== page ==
Northwest Arkansas Times from Fayetteville, Arkansas on June 3, 1974 · Page 7
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June 3, 1974

Northwest Arkansas Times from Fayetteville, Arkansas · Page 7

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Monday, June 3, 1974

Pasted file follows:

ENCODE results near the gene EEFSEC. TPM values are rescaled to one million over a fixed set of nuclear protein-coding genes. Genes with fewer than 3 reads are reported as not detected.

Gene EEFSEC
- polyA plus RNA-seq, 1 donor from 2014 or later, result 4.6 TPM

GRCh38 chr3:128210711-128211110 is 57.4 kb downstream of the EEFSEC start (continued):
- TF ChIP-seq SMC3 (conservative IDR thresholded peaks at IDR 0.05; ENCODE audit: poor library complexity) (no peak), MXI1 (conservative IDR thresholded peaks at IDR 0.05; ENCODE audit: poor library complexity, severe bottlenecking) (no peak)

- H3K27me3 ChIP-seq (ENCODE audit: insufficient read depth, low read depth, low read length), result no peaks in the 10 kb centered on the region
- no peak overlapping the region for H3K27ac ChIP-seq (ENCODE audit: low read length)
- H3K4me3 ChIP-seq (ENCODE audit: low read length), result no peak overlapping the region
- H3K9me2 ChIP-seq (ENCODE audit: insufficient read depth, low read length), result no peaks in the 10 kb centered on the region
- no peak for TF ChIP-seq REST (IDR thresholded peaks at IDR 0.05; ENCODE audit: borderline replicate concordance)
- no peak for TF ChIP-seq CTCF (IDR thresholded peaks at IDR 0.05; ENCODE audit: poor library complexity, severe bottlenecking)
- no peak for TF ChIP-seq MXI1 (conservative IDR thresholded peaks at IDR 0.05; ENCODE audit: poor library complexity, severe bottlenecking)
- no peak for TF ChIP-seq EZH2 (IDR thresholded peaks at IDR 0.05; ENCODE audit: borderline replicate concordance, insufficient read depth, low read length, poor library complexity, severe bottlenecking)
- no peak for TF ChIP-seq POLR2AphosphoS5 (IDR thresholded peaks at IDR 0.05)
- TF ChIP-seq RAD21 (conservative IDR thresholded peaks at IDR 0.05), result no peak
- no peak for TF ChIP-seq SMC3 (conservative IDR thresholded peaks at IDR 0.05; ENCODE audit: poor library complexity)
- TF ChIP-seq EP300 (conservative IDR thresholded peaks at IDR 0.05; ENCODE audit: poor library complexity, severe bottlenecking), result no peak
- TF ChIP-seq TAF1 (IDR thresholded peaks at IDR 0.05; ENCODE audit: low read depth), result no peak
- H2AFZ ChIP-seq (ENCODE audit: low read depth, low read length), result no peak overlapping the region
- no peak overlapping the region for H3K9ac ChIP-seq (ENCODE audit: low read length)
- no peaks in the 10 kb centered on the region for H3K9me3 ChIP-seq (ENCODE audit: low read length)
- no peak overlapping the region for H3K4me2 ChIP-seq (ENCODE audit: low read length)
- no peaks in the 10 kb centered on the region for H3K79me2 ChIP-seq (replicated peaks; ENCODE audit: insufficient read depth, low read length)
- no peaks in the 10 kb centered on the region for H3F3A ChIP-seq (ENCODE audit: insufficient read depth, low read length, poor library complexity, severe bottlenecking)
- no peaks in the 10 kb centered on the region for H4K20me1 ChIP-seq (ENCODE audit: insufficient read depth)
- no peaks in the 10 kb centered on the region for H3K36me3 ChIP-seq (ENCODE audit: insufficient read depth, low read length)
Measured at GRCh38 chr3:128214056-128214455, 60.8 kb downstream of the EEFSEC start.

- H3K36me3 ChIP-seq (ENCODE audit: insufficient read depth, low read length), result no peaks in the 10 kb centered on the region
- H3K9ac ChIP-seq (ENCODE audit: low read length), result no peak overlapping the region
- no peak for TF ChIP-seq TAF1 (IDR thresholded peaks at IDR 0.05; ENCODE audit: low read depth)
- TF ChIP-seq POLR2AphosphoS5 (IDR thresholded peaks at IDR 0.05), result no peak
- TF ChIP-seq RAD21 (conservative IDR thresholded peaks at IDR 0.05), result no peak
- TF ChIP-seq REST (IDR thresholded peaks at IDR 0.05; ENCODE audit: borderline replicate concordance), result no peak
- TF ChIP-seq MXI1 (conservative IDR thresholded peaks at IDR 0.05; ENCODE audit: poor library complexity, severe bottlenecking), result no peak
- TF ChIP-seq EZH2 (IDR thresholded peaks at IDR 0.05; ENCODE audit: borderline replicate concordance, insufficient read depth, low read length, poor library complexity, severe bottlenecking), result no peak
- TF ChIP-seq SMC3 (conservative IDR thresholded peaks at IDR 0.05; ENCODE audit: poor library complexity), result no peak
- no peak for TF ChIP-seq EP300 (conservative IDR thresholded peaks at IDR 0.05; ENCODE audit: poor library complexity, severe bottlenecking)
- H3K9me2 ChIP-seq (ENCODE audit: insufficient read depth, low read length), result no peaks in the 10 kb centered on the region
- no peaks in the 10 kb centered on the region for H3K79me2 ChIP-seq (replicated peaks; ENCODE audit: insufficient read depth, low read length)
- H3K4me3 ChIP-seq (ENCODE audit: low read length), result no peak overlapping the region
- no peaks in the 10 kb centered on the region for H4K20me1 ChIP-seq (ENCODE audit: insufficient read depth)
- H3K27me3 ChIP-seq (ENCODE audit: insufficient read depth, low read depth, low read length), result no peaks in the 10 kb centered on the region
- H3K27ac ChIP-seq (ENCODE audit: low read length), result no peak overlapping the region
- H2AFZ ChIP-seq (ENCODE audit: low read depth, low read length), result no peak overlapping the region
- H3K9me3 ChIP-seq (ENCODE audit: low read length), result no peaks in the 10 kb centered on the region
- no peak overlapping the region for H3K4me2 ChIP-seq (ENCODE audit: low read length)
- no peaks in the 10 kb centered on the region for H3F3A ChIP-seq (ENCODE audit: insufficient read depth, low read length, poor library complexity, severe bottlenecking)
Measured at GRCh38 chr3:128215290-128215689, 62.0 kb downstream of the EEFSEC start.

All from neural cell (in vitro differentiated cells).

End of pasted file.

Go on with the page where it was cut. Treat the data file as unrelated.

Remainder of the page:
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Mike Gaspeny New Bums May Be Better, But Lack Individuality ' EDSMEEBIM^ The endearing nickname "Bums" can no longer be applied to the Los Angeles Dodgers, who may be the most nearly perfect baseball team ever assembled. In Brooklyn, "Dem Bums" was a playful, sometimes perjora- tive label used to characterize a distinctive, adorable, often ill-fated aggregation of highly Individual ballplayers. To make a roll call of "Bum" stars of yesteryear is to create a series of sharply-imprinted cameos in any baseball fan's mind. Reese, Campanella, Robinson, Snider, Furillo, Hodges...an exotica of melting-pot names, faces and styles that are as vivid as those old newsreels that used to precede motion pictures. It would take a novel to describe the glories and misfortunes of each one of those names. Roger Kahn has done his best to portray the quality of Dem Bums' lives in his excellent book THE BOYS OF SUMMER. But, even so, one wished that a Balzac or Dickens had been h i r e d as official historian for the Brooklyn Dodgers. The contemporary Dodgers are as lacking in individuality as they are stocked with talent. Almost to a man, they are young yet experienced, versatile Adonises representing the expenditure of Brinks trucks of money by the Los Angeles farm system, traditionally the most successful in baseball, so successful, indeed, that" via trades the L.A. front office has managed to supply the rest of baseball with surplus talent. Sizemore, Sudakis, Bobby Valentine and hosts of f o r m e r Dodger "phenoms" now excel for other teams. When a ballplayer fails to fulfill his promise for the Dodgers, there are usually two or three well-qualified candidates hovering over his position. That is especially true for the '74 Dodgers where at second base, for example, Davey Lopes is backed by no less than three adequate infielders: Lee Lacey, Ken McMullen and Rick Auerbach. In the outfield, Willie Crawford, Bill Buckner and Tom Paciorek are in regular competition to flank Jimmy Wynn. Behind the plate, Steve Yeager has performed so resourcefully that he often pushes Joe Ferguson, probably the best young calcher in baseball, into the outfield. BULLPEN LOADED But it is the bullpen that most vexes Walter -Alston's administrative ability. The starters are so effective that there is a dearth of work for all three relievers Mike Marshall, Charlie Hough and Jim Brewer. Marshall, who made a record ninety-two appearances for Montreal last year and who nearly won the Cy Young award, is such a rally- squelcher that he rarely needs assistance from Plough and Brewer. He has already materialized in 33 Dodger games, posting a 1.98 E.R.A.; at that rate, Marshall could very well cast his chunky, mutton chop-sidebumed shadow over a hundred games. Alston's strategy is to have his starters turn in seven or so innings and then to flag in Marshall whose screwball dips as wickedly as his fast ball rises. The score does not apparently affect Alston's use of Marshall. If the opposition trails by from one to five runs, Walter feels that Marshall's presence is urgent. During the Memorial Day series at Busch Stadium, the fireman made two invincible, scoreless appearances, pitching a total of 4% innings. In both cases, the Dodgers held three-run leads when Marshall established his protectorate. As Curt Gowdy and Tony Kubek have told millions o'f fans at least one hundred times, Marshall studies and teaches kinesiology at Michigan State during the off-season. Kinesiology is the study o f the principles and mechanics of anatomy in relation to human movement Marshall is the resident in- tellectual on a team composed of players who resem- b 1 e surfers, soul-music crooners and models in Esquire sportswear ads. Marshall's teammates have the Macho-oriented outlooks to match those positions. And so the reliever occupies a rather sticky slot on the Dodger totem pole. If he were not such a premier moundsman. he would suffer an endless series of pranks. But the dignity of his status at least makes pranksters think twice. BOUTON LIKED HIM Marshall has another distinction besides his pitching success and his pursuit of a doctorate. He is one of the lew ballplayers who is treated sympathetically in Jrm Bouton's expose-diary BALL FOUR which fomented such furor a few years ago. Marshall emerges as an intelligent, sensitive human being in Bouton's book. The cleft- chinned, mustachioed pitcher seems to prefer to remain aloof from his fellow Dodgers and the press alike. Before a recent game in St. Louis, while the rest of the Ange- lenos were chortling around the batting cage or kibitzing in the dugout, Marshall sat at the far end of the bench thirty feet away from any of his brethren. He did not want to communicate with the press although he did offer reluctant answers to a few questions. He is probably woefully tired of formula stories of the "egghead-athlete" variety. When queried about how he evaluated Bouton's characterization of him, he answered: "I have absolutely nothing to say on that matter." The response is understandable since most ballplayers either avoid BALL FOUR like it was a dead rat lying on the post-game cold- cut table or profanely denounce the book although very few have actually read it. Marshall was, however, very candid about the importance of his education. "I know it makes me a better human being no matter what it means to other ballplayers," he said adamantly, He delivered this pronouncement with a burning glance toward the Dodgers disporting themselves at the opposite end of the bench. PACIOREK RESTLESS If Marshall finds being an educated ballplayer disagreeable, then Tom Paciorek, according to fellow reporter Richard Lindell, is engaged about h i s place in Walter Alston's platoon system. Lindell talked to the outfielder after Paciorek had been employed as a late-inning substitute against the Cardinals. Paciorek, by the way, was an All-American baseball player at the University of Houston and was once selected as Minor League Player of 'the Year by SPORTING N E W S . Paciorek will proclaim to anyone who will listen that he is a better ball- p l a y e r than either Willie Crawford or Bill Buckner and that he deserves to be a starter. He wants to make it now for the Dodgers or be dealt to a team which will utilize his talent. While the broad-shouldered outfielder was conversing with a reporter, Al Campanis. the director of Dodger personnel, stopped by to counsel Paciorek on his baiting. Paciorek had only gone to plate once that evening, striking out against former Dodger lefthander Pete Richert. He had taken a called third strike. "It looked outside to me," Paciorek complained. "No," the executive argued, "I was sitting right behind the plate, and it hit the corner, Tommy." "Now you know that Richert's breaking ball moves about three inches," Campanis continued, "You played on the same team with him last year." "But it still looked outside to me," Paciorek repeated. "Well all I can say is thai you must have opened your hips loo soon." Campanis concluded and walked off. Paciorek then scowled and cast a "Lord, why me?" glance toward the ceiling. Girls Should Not Compete In Contact Sports With Men By THE ASSOCIATED PRESS AMERICAN LEAGUE East W L P«t 27 22 .551 24 22 .522 24 25 .490 N 25 23 Boston Milwaukee level and Detroit Sew York Baltimore Detroit Oakland {an, City "exas Siicago California Minnesota Sunday's Results Cleveland 5, Kansas City 2 New York I t , Minnesota 1 Oakland 6, Milwaukee 4 Boston 9, Chicago 7 Baltimore 6, Texas 5. 10 in- lings Detroit 2, California 0 Monday's Games Kansas City (Bushy 7-4) at laltimore (Aleander 1-2), N Boston (Drago 4-1) at Minnesota (Corbin 3-0). N Only games scheduled Tuesday's Games Oakland at Detroit. 2 Kansas City at Baltimore, N Teas at Cleveland. N California t Milwukee, N California at Milwaukee, N Boston at Minntsoaa, N New York at Chicago, N MORE st. Louis 'hilaphia Montreal York Chicago Pittsburgh .ps Angeles Cincinnati tlnnta fouston ban Fran San Diego CHICAGO (AP)--Girls should not play football, ice hockey or any other rough contact sports with boys, says the American Medical Association's committee on medical aspects of sports. There is no reason why healthy women should not participate with each other in vigorous contact sports, and there are many reasons why they should be encouraged to do so, the committee said. But it added that participation on boys' teams "with is inordinate injury risk jeopardizes the health and safety of the female athlete and outweighs the benefits of such participa- statement, published in tion.' Its the June 3 issue of the Journal of the American Medical Association, was approved by the women's and girls' divisions of the American Association for Health, Physical Education, ·nd Recreation. The AMA commitee pointed out that girl* are it a disitinct Professional Baseball .481 .479 479 27 25 23 25 West 29 21 .580 25 24 .519 25 .500 23 ,.489 27 .471 25 .444 GB 1V4 v4 3'A 25 22 24 20 3V4 3Vi 4 414 5V4 Wi NATIONAL LEAGUE East W L Pci. 26 22 .542 27 23 540 2t 21 .500 21 28 .429 19 26 .422 18 23 West 37 15 28 20 27 23 27 25 27 27 18 38 .391 .712 .583 .540 .519 .500 .321 GB Sunday's Games Houston at New York, ppd ain Chicago 7, Los Angeles fi Cincinnati 5. Pittsburgh 1 St. ouis 9. San Diego 6 Philadelphia 4, San Francisco Atlanta 9, Montreal 0 Monday's Games Atlanta (Morton 6-4) at Phila delphia (Carlton 6-4). N Cincinnati (Kirby 3-3) at New York (Muedf ; -2), N Only games scheduled League Leaders NATIONAL LEAGUE BATTING (125 at b a t s ) -- !5arr. At!, .391; R.Smith, StL 381. RUNS--Bonds, SF, 47; Wynn ^A. 42. RUNS BATTED IN--Garvey LA. 4fi; R.Smith, StL, 44 Wynn, LA, 44. HITS--Garr, All, 84; Maddox SF, 73. DOUBLES--Maddox, SF, 16 Rose, Cin, 15; Garvey, LA, 15. TRIPLES--Garr, All, 7 A.Oliver, Pgh, 6. HOME RUNS--Wynn, LA, 15 -edeno, Htn, II; Garvey, LA STOLEN BASES--Brock, StL 32: Cedeno, Htn, 26. PITCHING (5 Decisions)-John, LA, 8-1, .889, 2.88 Griffin Htn. 6-1, .857, 2.88. STRIKEOUTS -- Seaver, NY 90; P.Niekro, All, 72. AMERICAN LEAGUE BATTING (125 at bats)Carew, Min, .410; R.Jackson Oak, .399. RUNS--Campaneris, Oak, 36 R.Jackson, Oak, 34. RUNS BATTED IN--Bur roughs. Tex, 53; R.Jackson Oak, 42. HITS--Carew, Min, 75; Bur roughs. Tex, 67. DOUBLES--Rudi, Oak 17 Burroughs, Tex, 14. TRIPLES--Campaneris. Oak 5; Belanger, Bal, 4; D.F,vans Bsn, 4; R.white, NY, 4; Rivers Cal, 4; Otis, KC. 4; Wohlford K.C, 4. H O M E RUNS-R.Jackson Oak, 15; W.Horton, Del 12 Briggs. Mil, 12; Burroughs S T O L E N BASES-North Oak, 23: Patek, KC, 16; Camp anens. Oak,16 PITCHING (5 Dccisions)- G.Perry, Cle, 9-1, .900, 1.46 Fin gcrs, Oak, 5-1, .833, 3.00 , STRIKEOUTS-N.Ryan. 110; Blyleven, Min, 77. Ca disadvantage to boys in contac sports because they a r e less muscular and substantial! lighter in weight. Even if girls are matched ac cording to weight, it added they are still exposed to potentially greater injury, since they have a higher ratio of fat tissue than boys. The committee noted that participation in girls' high school sports competition has increased 175 per cent over the past two years, and cited the health benefits of appropriate sports. Girls also have asked to participate on boys' teams in non- contact sports, it said, adding that where no comparable girls' program exists or where separate athletic programs are not feasible, "this interim measure is a desirable solution for selected sports." "However, it Is in the long- range interest of both male and female athletes that they have their own programs." the com mittec said. 100 Quolifier RIVERSIDE. Calif. (AP) -Herschel McGriff, the defend ing champion, qualified first fi next Sunday's California 10 when he raced his 1969 Cheveli around the Riverside Inte: national Raceway course i 106.098 miles per hour -FUN-MART- Op»n 9 a.m. to 1 1 p.m. · GO-KARTS · GAS-BUMPER KARS · MIN-E-GOLF · MOON WALK ·KIDDIE RIDES · CONCESSION · Birthday Party RatM Yl ' i Northwnt Arttontae TIMB, MMI., Jum 3, 1974 Cards Flat But Stop Floundering San Diego By 9-6 Score Anyway CAP Wirephoto) PARDON MY FOOT .. .San Diego Padres Bobby Tolan slips his foot in under Ted Simmons to score during the eighth inning Sunday afternoon against the St. Louis Cardinals. Simmons attempted to block the plate until he could get the baU from right field. The Cards completed a three game sweep over the Padres with a 9-6 victory To Win Kemper Open Menne Surprises Field CHARLOTTE, N.C. (AP) -- «'d often considered quitting, e'd won less than $30,000 in Vz years. Car trouble coming nto Charlotte had just about usted him. He was down to as money to the next stop. His vife was cooking hamburgers n the motel room. Andl, w i t h that background nd that pressure, longshot Bob Menne birdicd the f i n a j hole of egulation play to gain a tie nd then scored from 30 feet on he first hole of sudden death to vin the $50,000 first prize in the emper Open Golf Tournament. "It means everything to me," e curly-haired man from lassachusetts said after his ramatic triumph Sunday. "It leans t h e Masters and the 'ournament of Champions. And means money. "Golly, $50,000." Menne, 32, a strug gler iroughout his six-year tour ca- eer, whipped an iron shot to within six feet of the cup for le birdie on 72nd hole that aught front-running Jerry Heard, the" defeated the easy- oing guy with the dramatic lirdie putt on the first playoff »ole. "If I have to lose," said Heard, "I'm glad it's to Bob. le needs the money. I'm glad t's him and not somebody like Jack) Nicklaus that's got more money than he'll ever eed." And Nicklaus and all the oth- .· great names in the game vere in the field. They had l.o K. The tournament, which of- ered $250,000 in total prizes, is ne of three designated lourna- lents o» the schedule, tournaments in which the game's eading players are required to lay. Menne had to win his way nto the field by qualifying in n 18-hole round on Monday. He won it with a final round f 67 and a total of 270, 18 un- er par on the 7,085-yard Quail leard matched that total with last-round 70. Dave Hill just missed the layoff by a single stroke at 71. He bolted into contention n the strength of a brilliant, cven-under-par 65 in the last ound. Lee Trevino, also in con- ention until the last nine holes, ad a 69-272. Billy Casper and J.C. S'ead, ach with a 69, were at 273. he other big guns we^e strung ut further back. Jack Nicklaus had 70--278. o h n n y Miller was 70--280. ary Player scored 72--286. A old Palmer und Tom Weiskopf tarted but didn't qualify for .he final two rounds. THE RESULTS Top scores and money-win UAs Malancon Qualifies For NCAA Meet WICHITA. Kans.'-- Arkansas listance runner Randy Melancon placed second in the three- mile run Saturday night at the U.S. Track and Field Federa- ion meet, setting an Arkansas tale record of 13:36.8. In breaking the record of 3:49.8 set by teammate Steve louk in April. Melancon quali- ied for the NCAA meet at Ausin this week. "He'll run in the rials on Thrusday, and I think has a good chance to make he finals on Saturday," saic Arkansas distance coach John McDonnell. John Halberstedt of the Pad ic Coast Track Club, and formerly of Oklahoma State, won the three-mile in 13:22.8. Tom Aspel of Arkansas was clockec n 14:15 and did not place, bill McDonnell noted. "For a fresh man who had never run the race before, Tom did very well." Melancon had run the three mile only twice previously a Arkansas. OOGCEDTOLEIS ·IMH VMT MlM ·Mjf£ir*^ TOILAFLIX* IMikc orAamr, phacen, IWbfla masy mtcr to splMk b«cb or escape. With ToiUffn the full pressure plows ttlroulh the clogging msis snd sirishcs it down, - m r r n i i nun mm m mi »»cic · currm muf, curt wo MMUMO o Twnco rm. «nt* MUTMRT m M ·»*·*· -T«Mh»r *2" AT HANOWAM .TOWS nings Sunday in the $250,01)0 Kemper Open Golf Tournament on the 7,085-yard, par 72 Quail Holly Country Club course: x- won sudden doath playoff: x-Bob Menne $50,000 Jerry Heard $28,500 Dave Hill $17,750 Lee Trevino $11,750 J.C. Snead $9,625 Biy Casper $9,625 Kermit Zarley $8,000 Bruce Crampton $6,792 Hubert Green 56,792 Chi Chi Rodriguez $6,792 Bert Yancy $5,062 John Jacobs 55.062 Gibby Gilbert $5,062 Gene Littler $5,062 67-69-67-67-270 69-66-65-70--270 70-70-66-65-271 70-6J 69 69-272 69-66-69-69--273 69-6 8 -67-«9-273 68-68-70-69--275 66-72-69-69--276 68-68-68-72--276 :z 70-65-71-70--276 67-70-68-72-277 68-67-71-71--277 70-65-70-72--27V 72 -67-70-6 -- 27V ST. LOUIS (AP) - If putting it all together means success in baseball, the San Diego Padres have yet to learn the lesson. The Padres, the tailenders of the National League West, pounded out 17 hits Sunday but ·managed to come up losers 9-6. "That's.been our story," sighed gray-haired Manager John McNamara, whose club led the St. Louis Cardinals 6-5 in the eighth inning. "When we get pitching we haven't been getting any hitting," McNamara lamented. "When we get hitting, we haven't been getting the pitching." Pitching, however, was hot the Padres' worst suit until an erratic infield opened the door for the Cardinals, w h o made the most of nine hits. Fleet Bake McBride was safe on Rich Morales' error to start the St. Louis eighth. Ken Reitz was walked purposely then Luis Melendez singled sharply for a 6-6 deadlock. Cards newcomer Jack Heide^ mann forced Melendez with Reitz holding second, Tom Hfintzelman singled on the infield and Ted Sizemore walked to force home Reitz. That gave the Cards a 7-6 edge and enough to win. but Reggie Smith's third hit, a single, produced two bonus runs. The Cards got two runs in the sixth off two singles, two walks and a passed ball for a 5-3 lead. San Diego got one of the runs back on Dave Roberts' pop fly double in the seventh and climbed on top on run-produc ing singles by Bobby Tolan and Willie McCoyey an inning later. Veteran Tim McCarver afterward had words to summarize the loose marathon, which featured the u.so ' of six Cards pitchers among 35 players al.l "It was one of the weirder ones, but you're absolved from Morton Will Nay Dickey Morton of Arkansas ill play in the 14lh annual Coaches All-America football game at Lubbock. Tex., on June 22. The announcement camp Saturday, and increased the number of player signees to 54. Morton rushed for 1298 yards . 1973 and set a Southwes C o n f e r e n c e career rushing record of 3317 yards. He wil play Tor Coach Barry Switzer'a West team. 1 mistakes if you win," he oted, "It's not that easy to go ut there every day and not b« at. We were flat and we were icky." Vicente Romo, 1-2. the third adres hurler, was the loser nd 38-year-old Orlando Pena, 0, the victor in relief. "We're going to take them." laintained Smith, who totaled Dur runs batted in. "We're not DO proud." erryBradshaw Remain With Sfeelers PITTSBURGH (AP) -- Terry iradshaw was at the news coherence to announce he had purned the World Football eague to stay with the Pitts- urgh Steelers, but in casual flatter beforehand he men- .oned his beef cattle spread in .ouisiana. "There's a lot more money ighl now in raising hogs, but it ounds better to say you have a anch than a pig farm." he aid with a grin as he flicked .n ash from a long cigar. That same regard for his mblic image may have in- luenced Bradshaw's decision to ign a new multiyear contract vith Pittsburgh of the National ""ootbalt League, even though icre were hints the New York tars of WFL offered more money. "Well. I didn't like the idea if playing in small stadiums tat may not be filled , . . and 1 till haven't taken this team to Super Bowl," acknowledged 25-year-old quarterback. irst choice in the 1970 NFL .raft. Bradshaw, who still has 'a car left on his current five- car agreement with Pitts- urgh, added that he had oubls about whether the WFL an survive. TRI-IAKES ANTENNA Sales and Service H«w used Ait*fin» cotor · miack * wnttt ··ostors · Towors Fre« Estimates 751-7927 7H-OST Take a good friend to court. There's no friend like a good ^ · ^-^ i m mend. MO CHARTER The smoothest Kentucky Bourbon you'll ever know. fUMOU Kunai»«sta · tt nt · © nit no MJJlu csi. «s, louswu, a.